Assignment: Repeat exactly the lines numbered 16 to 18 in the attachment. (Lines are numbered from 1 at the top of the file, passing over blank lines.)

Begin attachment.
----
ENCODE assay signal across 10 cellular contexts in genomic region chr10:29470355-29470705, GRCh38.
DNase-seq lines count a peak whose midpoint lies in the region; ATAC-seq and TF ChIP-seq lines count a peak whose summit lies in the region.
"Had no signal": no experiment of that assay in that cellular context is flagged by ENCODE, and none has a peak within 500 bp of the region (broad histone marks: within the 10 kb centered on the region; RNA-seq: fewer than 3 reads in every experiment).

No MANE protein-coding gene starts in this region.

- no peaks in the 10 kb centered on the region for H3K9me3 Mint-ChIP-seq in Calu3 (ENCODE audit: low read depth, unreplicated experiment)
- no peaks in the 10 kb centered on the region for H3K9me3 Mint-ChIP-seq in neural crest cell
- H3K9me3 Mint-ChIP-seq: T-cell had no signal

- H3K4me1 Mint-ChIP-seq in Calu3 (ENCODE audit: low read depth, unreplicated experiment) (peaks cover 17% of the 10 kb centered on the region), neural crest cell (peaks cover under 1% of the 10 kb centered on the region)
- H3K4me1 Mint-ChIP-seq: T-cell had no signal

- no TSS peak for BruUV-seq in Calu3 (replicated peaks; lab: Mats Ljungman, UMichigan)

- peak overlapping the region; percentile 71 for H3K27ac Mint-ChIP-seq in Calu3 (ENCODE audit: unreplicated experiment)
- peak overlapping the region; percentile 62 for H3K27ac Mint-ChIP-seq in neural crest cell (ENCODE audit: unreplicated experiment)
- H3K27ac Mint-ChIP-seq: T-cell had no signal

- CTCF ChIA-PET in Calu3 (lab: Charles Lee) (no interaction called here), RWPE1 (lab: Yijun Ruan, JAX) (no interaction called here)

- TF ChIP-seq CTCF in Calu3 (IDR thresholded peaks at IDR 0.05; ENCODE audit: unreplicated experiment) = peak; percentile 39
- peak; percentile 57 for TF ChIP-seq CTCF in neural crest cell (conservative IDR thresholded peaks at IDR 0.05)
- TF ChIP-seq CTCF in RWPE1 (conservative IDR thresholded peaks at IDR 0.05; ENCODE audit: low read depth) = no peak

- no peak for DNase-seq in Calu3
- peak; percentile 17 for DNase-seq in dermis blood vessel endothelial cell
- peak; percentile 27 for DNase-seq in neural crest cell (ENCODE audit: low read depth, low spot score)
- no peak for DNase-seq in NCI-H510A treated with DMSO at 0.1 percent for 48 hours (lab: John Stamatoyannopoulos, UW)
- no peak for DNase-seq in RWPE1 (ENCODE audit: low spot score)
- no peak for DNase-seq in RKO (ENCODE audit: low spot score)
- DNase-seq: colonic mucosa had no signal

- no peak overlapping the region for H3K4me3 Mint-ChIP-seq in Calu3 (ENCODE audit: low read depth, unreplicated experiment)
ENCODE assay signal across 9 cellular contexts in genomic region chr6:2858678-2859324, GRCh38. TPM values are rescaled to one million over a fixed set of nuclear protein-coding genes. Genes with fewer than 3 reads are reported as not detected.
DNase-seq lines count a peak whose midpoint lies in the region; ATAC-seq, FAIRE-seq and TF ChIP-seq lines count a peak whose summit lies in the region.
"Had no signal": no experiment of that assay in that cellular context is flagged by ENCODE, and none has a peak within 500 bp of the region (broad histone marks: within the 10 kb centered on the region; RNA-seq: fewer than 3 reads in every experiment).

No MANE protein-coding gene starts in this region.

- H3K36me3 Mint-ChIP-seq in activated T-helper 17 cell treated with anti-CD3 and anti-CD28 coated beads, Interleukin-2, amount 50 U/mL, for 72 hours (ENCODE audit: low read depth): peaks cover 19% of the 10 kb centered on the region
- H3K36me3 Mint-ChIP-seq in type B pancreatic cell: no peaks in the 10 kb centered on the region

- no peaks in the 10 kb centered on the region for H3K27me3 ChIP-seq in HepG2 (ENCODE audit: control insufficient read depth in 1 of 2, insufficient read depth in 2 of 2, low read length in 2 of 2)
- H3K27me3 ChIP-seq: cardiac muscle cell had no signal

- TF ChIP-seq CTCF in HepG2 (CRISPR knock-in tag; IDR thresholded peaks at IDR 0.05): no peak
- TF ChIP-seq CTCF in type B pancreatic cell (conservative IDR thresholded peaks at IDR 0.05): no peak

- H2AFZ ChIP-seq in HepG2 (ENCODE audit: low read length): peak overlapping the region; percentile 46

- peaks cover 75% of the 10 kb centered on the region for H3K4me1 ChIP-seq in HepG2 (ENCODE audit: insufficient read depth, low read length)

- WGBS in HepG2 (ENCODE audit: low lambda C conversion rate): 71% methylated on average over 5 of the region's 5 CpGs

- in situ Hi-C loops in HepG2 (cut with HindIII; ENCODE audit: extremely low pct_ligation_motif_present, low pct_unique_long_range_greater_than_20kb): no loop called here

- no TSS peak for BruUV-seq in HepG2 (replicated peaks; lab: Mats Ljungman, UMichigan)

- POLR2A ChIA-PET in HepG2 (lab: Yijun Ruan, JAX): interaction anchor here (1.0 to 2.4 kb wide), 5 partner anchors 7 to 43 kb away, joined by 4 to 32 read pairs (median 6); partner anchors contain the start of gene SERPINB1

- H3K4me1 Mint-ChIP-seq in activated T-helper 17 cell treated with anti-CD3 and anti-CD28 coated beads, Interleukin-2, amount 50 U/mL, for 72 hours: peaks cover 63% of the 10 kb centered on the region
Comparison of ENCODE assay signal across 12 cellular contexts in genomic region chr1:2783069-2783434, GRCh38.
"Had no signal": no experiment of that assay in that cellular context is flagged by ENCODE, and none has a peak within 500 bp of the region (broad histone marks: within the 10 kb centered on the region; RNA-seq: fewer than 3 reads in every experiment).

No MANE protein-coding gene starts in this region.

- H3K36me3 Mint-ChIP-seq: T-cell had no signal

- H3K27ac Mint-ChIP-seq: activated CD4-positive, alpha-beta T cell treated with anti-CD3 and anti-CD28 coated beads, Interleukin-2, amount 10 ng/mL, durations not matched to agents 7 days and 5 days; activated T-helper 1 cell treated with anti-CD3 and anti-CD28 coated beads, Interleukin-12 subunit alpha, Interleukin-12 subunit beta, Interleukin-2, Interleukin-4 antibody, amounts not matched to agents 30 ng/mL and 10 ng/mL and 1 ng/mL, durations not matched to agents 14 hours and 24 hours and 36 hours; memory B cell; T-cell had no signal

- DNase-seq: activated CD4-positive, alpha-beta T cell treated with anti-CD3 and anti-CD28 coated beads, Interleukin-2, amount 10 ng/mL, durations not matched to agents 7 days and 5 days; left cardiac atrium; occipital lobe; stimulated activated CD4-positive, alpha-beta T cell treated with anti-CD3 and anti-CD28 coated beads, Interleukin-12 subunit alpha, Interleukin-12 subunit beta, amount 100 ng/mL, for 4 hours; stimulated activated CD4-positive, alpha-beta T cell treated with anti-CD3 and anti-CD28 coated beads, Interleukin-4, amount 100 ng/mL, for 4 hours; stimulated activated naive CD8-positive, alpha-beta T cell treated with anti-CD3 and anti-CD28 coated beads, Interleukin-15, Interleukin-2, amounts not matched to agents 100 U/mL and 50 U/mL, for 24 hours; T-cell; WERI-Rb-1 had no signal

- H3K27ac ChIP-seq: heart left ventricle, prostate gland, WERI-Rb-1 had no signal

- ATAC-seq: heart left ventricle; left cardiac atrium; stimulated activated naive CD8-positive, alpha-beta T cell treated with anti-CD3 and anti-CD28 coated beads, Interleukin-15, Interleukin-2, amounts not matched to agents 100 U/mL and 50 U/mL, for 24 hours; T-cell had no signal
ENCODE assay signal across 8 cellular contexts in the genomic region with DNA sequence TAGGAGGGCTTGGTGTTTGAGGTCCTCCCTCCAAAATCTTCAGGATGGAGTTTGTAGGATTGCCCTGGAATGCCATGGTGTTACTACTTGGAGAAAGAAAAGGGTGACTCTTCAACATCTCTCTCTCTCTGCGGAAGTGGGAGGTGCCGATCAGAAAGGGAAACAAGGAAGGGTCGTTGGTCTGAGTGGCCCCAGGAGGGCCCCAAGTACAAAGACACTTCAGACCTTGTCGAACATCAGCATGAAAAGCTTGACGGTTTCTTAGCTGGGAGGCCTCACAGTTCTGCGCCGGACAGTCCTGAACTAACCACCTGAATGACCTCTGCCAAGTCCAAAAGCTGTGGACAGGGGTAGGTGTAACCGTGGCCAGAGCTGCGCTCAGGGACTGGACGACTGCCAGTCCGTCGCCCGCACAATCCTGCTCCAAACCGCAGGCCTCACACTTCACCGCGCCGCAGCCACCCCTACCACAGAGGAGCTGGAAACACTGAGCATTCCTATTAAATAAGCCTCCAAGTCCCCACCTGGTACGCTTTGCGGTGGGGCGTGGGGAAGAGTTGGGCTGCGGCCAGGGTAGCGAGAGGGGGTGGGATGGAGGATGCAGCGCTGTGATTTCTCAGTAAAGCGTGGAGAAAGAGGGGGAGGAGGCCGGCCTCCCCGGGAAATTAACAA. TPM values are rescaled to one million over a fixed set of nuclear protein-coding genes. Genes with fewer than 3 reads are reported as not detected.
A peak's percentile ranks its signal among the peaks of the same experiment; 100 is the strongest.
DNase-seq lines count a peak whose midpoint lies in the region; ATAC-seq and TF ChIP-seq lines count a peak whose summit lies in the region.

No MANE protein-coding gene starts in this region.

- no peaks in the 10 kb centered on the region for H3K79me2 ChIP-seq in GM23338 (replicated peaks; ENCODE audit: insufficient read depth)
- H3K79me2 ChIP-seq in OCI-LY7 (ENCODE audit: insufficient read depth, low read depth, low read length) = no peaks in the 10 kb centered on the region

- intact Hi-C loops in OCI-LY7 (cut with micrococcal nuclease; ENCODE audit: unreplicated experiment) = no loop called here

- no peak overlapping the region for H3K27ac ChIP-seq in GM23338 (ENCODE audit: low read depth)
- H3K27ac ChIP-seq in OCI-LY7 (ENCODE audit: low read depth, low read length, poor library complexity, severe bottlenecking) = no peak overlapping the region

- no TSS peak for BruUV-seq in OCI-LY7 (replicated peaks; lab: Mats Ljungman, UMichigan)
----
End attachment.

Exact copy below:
- peak; percentile 57 for TF ChIP-seq CTCF in neural crest cell (conservative IDR thresholded peaks at IDR 0.05)
- TF ChIP-seq CTCF in RWPE1 (conservative IDR thresholded peaks at IDR 0.05; ENCODE audit: low read depth) = no peak

- no peak for DNase-seq in Calu3